Nashville Dads: How much screentime is too much?

NASHVILLE, Tenn. (WKRN) – Dealing with technology is something prior generations of parents didn’t have to worry about, but screen time and social media are important topics for mothers and fathers today.

“We’re very happy to be out of the diaper changing phase, they can basically take care of themselves, now we’re just referees,” said father of three Ted Goldthorpe.

As kids get older, apps like Snapchat, Instagram, Facebook as well as texting enter the equation.

“Well technology makes things easier because of communication, of course, but it’s harder because it’s a distraction. The communication and Facetime and when we’re out of time and we can Facetime each other, it’s a cheap substitute but it works,” Goldthorpe added.

Teen expert Dr. Mary Romano said you should monitor your child’s social media activity. Not by snooping behind the scenes, but by actively and openly “friending” them.

“So if they’re on Instagram and you want to friend them, say ‘Hey I don’t know how to use Instagram, show me what to do, you know this better than I do.’  and kind of let your teenager guide the conversation, by keeping that door open,” said Romano.

Successful teen development involves sleep. The Center for Disease Control and Prevention said school-age children should get 10 hours of sleep each night.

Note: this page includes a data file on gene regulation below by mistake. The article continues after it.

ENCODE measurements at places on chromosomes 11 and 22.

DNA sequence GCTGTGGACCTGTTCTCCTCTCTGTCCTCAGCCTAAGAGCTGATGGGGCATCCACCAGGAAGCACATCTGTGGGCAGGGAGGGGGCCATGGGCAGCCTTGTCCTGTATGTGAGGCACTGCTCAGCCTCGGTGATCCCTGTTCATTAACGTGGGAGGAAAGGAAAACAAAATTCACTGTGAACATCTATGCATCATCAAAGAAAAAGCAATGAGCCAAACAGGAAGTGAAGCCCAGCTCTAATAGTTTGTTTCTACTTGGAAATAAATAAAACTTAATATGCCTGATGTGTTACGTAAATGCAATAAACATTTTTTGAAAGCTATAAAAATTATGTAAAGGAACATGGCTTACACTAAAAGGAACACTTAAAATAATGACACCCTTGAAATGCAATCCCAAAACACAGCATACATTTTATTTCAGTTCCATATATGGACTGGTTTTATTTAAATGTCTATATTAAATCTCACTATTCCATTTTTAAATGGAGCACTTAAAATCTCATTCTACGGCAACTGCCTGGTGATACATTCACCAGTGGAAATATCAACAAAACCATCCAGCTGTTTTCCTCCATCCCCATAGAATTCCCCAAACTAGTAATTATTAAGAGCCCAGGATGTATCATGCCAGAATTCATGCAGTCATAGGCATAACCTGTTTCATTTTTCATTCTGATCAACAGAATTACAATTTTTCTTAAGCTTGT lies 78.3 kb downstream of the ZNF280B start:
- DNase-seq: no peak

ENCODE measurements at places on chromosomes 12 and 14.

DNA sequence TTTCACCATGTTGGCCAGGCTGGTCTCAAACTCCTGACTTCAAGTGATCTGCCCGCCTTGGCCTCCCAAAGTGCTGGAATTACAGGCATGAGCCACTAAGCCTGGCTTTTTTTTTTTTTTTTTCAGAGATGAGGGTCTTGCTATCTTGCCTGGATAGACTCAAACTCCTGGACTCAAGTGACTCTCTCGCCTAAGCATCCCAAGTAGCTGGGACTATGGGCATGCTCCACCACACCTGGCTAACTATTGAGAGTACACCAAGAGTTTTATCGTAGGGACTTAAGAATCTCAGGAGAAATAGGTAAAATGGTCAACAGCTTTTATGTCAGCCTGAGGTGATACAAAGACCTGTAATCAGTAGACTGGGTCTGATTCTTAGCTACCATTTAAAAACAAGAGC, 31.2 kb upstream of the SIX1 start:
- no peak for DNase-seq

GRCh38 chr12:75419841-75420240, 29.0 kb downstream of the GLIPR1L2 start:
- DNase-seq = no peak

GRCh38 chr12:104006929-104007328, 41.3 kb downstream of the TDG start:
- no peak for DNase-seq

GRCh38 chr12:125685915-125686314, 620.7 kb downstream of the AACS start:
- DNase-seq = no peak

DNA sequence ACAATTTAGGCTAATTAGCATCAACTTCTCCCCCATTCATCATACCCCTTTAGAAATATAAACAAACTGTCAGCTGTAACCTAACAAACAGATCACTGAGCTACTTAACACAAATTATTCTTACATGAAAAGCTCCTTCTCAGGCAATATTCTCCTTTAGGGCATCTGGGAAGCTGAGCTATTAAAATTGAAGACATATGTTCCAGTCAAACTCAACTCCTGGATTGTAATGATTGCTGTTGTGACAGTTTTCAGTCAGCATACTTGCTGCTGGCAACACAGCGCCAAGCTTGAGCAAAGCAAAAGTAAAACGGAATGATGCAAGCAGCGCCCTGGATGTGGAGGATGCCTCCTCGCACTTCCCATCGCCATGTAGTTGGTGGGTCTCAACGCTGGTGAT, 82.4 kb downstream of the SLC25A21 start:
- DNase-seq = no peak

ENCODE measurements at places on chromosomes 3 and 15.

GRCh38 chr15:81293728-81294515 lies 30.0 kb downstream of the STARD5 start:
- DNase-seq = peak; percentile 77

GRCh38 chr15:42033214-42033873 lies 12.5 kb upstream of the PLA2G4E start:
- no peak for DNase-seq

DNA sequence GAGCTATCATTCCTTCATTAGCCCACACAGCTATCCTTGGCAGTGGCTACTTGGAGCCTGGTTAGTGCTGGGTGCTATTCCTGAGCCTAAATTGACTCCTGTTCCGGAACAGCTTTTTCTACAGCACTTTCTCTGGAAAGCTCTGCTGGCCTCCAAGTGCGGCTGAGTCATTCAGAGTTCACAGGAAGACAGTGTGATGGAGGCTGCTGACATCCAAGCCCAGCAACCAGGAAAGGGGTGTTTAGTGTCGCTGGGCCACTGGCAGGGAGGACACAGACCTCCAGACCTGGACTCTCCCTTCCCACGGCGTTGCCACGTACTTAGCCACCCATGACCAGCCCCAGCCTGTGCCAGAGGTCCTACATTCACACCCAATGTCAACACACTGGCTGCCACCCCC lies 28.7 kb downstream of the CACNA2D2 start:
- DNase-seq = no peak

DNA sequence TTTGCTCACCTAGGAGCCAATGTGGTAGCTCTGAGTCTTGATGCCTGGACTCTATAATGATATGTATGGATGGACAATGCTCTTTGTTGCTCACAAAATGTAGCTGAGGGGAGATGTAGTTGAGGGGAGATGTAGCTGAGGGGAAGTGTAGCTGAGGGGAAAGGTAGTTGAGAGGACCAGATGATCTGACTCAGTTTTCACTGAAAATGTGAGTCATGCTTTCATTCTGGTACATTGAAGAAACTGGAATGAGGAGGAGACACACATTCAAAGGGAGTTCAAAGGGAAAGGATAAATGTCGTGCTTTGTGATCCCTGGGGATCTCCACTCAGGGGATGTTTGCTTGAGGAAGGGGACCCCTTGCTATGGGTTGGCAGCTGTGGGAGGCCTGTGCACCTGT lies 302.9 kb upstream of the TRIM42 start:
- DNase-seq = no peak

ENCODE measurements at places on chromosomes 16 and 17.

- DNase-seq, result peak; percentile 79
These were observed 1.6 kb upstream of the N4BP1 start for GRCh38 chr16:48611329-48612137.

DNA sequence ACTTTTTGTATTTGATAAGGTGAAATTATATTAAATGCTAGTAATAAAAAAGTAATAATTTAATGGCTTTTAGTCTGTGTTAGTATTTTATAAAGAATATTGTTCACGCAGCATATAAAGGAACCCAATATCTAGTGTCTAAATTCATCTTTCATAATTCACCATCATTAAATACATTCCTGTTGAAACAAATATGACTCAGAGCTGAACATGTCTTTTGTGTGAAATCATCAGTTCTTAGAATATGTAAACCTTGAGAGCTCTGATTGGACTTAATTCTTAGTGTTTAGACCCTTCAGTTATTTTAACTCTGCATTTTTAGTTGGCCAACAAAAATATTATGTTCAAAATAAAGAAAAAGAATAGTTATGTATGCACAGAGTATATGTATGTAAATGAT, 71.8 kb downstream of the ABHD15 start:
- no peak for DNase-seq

“Having technology use should be in a public place. Your computer should be in a place where they’re using it in front of you. Their phone, after a certain point, should be in your hand. So the bedroom, along with your cell phone, is not appropriate. Come bedtime, the phone should be in your hand, charging, to be given back at a certain time in the morning,” advised Romano.

A 2015 study of 3,000 teens in New Jersey found 62 percent of kids use their phones after bedtime. Twenty-one percent wake up to answer a text and 66 percent of teens admitted that phone use impacted their sleep.

Dr. Romano said problems arise when moms and dads aren’t on the same page and teens are able to pit one parent against the other, whether the parents are married or divorced.

“At the end of the day, there are differences between men and women and dads may approach problems differently than moms do due to the inherent nature of male versus female. So I think that by tapping into dad’s strengths and appreciating where dads may not be able to approach a problem the same way mom does doesn’t mean they can’t be a part of the solution it just means we need to go about it differently,” said Romano.

Most problems are made worse when kids don’t feel comfortable coming to their parents with their issues.

“Use any opportunity you can to talk to your teenager. Teens don’t respond well to ‘Hey tell me about your day and what you did with your friends.’ So any sort of backdoor opening you can get, like ‘Hey I was reading an article about how teens think Facebook is lame, do you think Facebook is lame, too?’” added Romano.

When it comes to screen time, the American Academy of Pediatrics said no screen time at all for kids under 18 months, up to one hour a day is OK for kids from 18 months to 5 years old but only if a parent is present and actively engaging in the TV show. That is one hour less than originally suggested.